Reducing Risks While Riding Motorcycles

We have touched on the importance of motorcycle safety. Today, we are expanding the topic to a critical factor in risk management for motorcycle riders: crash and injury prevention. While it is necessary to know what to do after an accident has already happened, it is equally important to reduce the probability of an accident and injuries occurring in the first place. Here are the best strategies to protect yourself while riding a motorcycle.

Why are Motorcycle Riders at Risk?

When you picture yourself driving in a car vs. riding on a motorcycle, there are many differences that show you exactly why riding a bike is the riskier form of transportation.

  • In a car, you are sitting in an ergonomic seat, secured by a seat belt. In the case of an accident, you are kept in place. The motor carriage shields your entire body and if the impact is strong enough, an airbag can protect you from multiple directions.
  • On a motorcycle, you have no protective cage or seat belt. There is no protection between your body and the pavement or other objects. Your arms, legs, and head are exposed and there are no airbags to cushion your fall.

But that isn’t the only risk you face on a motorcycle. Typically, a car driver is more used to seeing and interacting with other cars in traffic. In many cases, they simply do not anticipate a motorcycle riding boots to appear. Since the riders are smaller and more agile and not quite as restrained by objects, they can thread through traffic more easily. But they are often overlooked by car drivers who don’t expect to see them.

Additionally, many weather influences and road conditions are easier to navigate on four wheels, while wet leaves or train tracks can easily cause a motorcycle rider to slip or fall.

How to reduce the risk of injuries and accidents on motorcycles

When we want to reduce these risks, there are multiple strategies that should be applied. One is protective gear; the other is motorcycle training, both for motorcyclists and car drivers alike.

Protective Gear

Many vendors specialize in selling protective gear for motorcycle riders. When you pick your gear, you should focus on shielding yourself from the elements, cuts, and impacts.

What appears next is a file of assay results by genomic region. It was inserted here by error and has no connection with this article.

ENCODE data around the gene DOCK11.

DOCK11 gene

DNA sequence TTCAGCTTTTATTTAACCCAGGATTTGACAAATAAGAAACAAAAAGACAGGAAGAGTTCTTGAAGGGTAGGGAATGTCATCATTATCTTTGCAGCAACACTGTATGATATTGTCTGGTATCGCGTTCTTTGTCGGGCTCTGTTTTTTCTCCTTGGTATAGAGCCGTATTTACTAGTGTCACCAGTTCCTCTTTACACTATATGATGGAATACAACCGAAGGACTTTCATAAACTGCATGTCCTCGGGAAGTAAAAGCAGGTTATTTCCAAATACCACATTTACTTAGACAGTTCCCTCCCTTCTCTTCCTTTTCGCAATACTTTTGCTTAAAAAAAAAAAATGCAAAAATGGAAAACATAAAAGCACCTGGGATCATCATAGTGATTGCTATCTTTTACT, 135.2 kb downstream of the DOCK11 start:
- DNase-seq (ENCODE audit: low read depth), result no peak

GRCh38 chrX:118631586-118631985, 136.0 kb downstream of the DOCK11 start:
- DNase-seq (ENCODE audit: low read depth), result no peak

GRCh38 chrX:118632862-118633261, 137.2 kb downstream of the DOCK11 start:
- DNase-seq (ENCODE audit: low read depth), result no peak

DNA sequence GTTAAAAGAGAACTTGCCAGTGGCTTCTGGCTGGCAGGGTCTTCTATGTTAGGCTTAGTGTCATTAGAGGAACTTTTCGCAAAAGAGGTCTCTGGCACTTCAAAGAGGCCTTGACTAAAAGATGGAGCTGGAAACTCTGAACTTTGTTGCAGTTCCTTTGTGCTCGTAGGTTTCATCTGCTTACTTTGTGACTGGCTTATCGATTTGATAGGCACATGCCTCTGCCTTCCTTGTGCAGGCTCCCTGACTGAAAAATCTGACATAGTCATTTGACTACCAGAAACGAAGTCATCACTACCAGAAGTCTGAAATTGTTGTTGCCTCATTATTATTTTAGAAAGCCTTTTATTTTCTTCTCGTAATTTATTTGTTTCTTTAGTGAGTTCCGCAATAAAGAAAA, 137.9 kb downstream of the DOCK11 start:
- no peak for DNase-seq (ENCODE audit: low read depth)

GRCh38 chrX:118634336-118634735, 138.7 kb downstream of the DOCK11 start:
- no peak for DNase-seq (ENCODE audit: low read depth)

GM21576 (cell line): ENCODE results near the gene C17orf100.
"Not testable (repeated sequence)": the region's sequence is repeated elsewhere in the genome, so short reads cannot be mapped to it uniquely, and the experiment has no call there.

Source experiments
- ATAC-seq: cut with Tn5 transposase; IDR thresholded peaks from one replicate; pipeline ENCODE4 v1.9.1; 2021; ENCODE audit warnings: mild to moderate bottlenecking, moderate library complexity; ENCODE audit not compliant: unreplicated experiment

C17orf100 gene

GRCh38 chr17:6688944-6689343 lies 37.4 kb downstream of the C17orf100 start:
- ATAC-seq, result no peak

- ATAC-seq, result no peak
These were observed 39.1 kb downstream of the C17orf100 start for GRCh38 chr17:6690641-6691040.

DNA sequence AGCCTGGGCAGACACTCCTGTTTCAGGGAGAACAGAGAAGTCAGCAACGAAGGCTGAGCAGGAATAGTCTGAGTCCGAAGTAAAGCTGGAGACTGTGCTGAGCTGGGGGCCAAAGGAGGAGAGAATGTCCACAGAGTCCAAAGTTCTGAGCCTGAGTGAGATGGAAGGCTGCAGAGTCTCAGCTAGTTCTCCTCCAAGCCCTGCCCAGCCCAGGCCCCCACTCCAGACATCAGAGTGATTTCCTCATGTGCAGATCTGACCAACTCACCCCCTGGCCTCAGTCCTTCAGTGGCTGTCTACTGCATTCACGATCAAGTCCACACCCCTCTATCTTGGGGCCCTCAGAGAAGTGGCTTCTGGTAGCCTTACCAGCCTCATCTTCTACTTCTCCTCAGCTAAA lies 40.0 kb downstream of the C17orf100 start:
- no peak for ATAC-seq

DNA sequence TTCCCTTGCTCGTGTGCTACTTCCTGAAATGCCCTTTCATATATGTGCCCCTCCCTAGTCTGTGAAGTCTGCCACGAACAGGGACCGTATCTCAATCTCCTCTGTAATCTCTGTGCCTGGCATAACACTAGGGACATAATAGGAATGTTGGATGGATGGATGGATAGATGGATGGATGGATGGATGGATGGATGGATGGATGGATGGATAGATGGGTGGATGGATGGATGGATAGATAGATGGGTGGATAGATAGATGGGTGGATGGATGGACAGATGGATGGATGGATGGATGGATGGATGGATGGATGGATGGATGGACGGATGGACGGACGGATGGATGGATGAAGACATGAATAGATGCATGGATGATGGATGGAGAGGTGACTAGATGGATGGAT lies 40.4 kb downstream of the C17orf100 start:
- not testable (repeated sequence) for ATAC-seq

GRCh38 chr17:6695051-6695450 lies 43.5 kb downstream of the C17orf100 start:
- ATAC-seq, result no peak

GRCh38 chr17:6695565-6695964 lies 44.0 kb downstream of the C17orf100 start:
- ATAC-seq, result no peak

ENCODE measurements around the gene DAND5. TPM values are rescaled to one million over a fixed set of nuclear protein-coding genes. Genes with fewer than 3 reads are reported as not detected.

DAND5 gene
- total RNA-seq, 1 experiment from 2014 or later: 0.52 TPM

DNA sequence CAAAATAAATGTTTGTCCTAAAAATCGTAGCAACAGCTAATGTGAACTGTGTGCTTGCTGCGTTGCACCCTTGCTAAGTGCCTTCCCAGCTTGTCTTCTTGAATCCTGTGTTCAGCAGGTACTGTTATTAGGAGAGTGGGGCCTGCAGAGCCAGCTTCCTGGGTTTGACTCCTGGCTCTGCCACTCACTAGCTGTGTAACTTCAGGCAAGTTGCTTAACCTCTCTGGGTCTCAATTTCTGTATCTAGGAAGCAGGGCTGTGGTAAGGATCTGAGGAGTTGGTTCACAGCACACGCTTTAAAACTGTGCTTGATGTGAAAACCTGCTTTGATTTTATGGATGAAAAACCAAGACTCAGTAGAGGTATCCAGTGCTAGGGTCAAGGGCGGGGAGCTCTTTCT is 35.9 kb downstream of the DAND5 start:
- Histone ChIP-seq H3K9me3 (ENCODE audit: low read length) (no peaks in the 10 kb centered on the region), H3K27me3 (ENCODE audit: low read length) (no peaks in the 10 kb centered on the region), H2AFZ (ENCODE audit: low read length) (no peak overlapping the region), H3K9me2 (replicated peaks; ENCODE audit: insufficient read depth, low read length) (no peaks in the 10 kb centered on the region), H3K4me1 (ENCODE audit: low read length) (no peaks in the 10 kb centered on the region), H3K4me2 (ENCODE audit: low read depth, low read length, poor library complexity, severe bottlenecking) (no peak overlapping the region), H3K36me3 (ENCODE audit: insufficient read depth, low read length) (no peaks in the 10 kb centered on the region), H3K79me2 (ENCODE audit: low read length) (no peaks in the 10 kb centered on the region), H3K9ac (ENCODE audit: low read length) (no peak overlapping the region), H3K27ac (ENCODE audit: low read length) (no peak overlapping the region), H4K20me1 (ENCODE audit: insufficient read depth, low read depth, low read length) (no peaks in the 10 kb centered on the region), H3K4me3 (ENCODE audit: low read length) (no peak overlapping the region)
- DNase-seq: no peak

• Motorcycle Helmet: Motorcycle helmets protect your brain and head. They are made from a hard shell and multiple foam linings. One of them absorbs the force of impacts and redistributes the energy to keep it from hitting your head in full force. A full-face helmet offers the best protection to your face, head, and eyes.
  • Motorcycle Clothing: Motorcycle clothing is made from an abrasion-resistant material like leather that keeps your skin from contact with the pavement. Additionally, it is padded and armored over vulnerable spots like knees and shoulders. The clothing shields you from rain, UV-rays, and the air flow. Breathable linings and other extras make it more comfortable.
  • Motorcycle Gloves: The motorcycle gloves are equally abrasion-resistant and shield your fragile bones with armor. The base of your palm is reinforced and padded, because it is the area that gets impacted when you try to catch your fall. The padding reduces the effect of the vibration that would otherwise cause your fingers to go numb. Combined with the additional grip, this helps to control the bike better.
  • Motorcycle Boots: Motorcycle boots have slip-resistant soles to keep your feet on the bike. Their toe and heel boxes are hardened. They are high enough to cover and stabilize your ankle to keep it from twisting. Especially protective boots have additional plastic shielding in the ankle area and can reach high up your leg.

Protective Knowledge

The gear does help you to be more comfortable and keep control of the bike, but it is still a tool to protect yourself in case of an accident. To prevent crashes from happening altogether, the best strategy is training. Crash prevention and motorcycle safety courses teach you the right handling of common accident triggers. In these classes, motorcyclists learn how to turn and switch lanes safely and how to react to specific actions of cars around them.

Strategies like “The Four Rs” teach them to read the road, to stay on the right side of the right lane, reduce their speed and ride off the road onto the shoulder if necessary. By avoiding driving between cars and always being aware of the road ahead, the motorcyclist reduces the risk of accidents occurring. Slowing down makes the force of an impact less destructive.

At the same time, safety training for car drivers should focus more on making them aware of motorcycles and their vulnerability, to reduce the amount of times motorcycles get overlooked in traffic.


Protective gear and a slower speed will protect your body from injuries and death. At the same time, the right schooling and training can help a motorcycle rider handling dangerous situations caused by other road users, pavement condition and weather influences. If you want to drive safely, make sure to be as prepared as you can and invest in the best gear available. Take additional safety courses to train your reactions and abilities.

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